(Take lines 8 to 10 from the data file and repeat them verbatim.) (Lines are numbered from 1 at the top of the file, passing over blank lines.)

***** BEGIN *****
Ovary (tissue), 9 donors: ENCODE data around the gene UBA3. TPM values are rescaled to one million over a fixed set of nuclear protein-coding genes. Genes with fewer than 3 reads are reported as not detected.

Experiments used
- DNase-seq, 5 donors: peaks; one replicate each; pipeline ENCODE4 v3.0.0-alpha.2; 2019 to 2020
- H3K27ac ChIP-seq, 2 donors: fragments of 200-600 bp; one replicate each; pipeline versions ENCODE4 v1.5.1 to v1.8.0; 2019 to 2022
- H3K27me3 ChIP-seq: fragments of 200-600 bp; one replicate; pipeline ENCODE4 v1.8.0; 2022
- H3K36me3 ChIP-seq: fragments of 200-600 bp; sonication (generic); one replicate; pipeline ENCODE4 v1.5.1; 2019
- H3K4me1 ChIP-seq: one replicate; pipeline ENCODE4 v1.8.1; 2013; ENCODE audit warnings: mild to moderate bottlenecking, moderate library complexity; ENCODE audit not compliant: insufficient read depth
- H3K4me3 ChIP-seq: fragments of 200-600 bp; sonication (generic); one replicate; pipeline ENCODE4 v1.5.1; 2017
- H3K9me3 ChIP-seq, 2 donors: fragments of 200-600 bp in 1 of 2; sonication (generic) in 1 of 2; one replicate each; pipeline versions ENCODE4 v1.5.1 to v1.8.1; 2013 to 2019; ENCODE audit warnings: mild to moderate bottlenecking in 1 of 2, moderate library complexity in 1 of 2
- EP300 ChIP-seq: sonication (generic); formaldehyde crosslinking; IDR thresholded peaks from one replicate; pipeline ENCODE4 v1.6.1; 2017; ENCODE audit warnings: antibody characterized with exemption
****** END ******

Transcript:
- H3K4me3 ChIP-seq: fragments of 200-600 bp; sonication (generic); one replicate; pipeline ENCODE4 v1.5.1; 2017
- H3K9me3 ChIP-seq, 2 donors: fragments of 200-600 bp in 1 of 2; sonication (generic) in 1 of 2; one replicate each; pipeline versions ENCODE4 v1.5.1 to v1.8.1; 2013 to 2019; ENCODE audit warnings: mild to moderate bottlenecking in 1 of 2, moderate library complexity in 1 of 2
- EP300 ChIP-seq: sonication (generic); formaldehyde crosslinking; IDR thresholded peaks from one replicate; pipeline ENCODE4 v1.6.1; 2017; ENCODE audit warnings: antibody characterized with exemption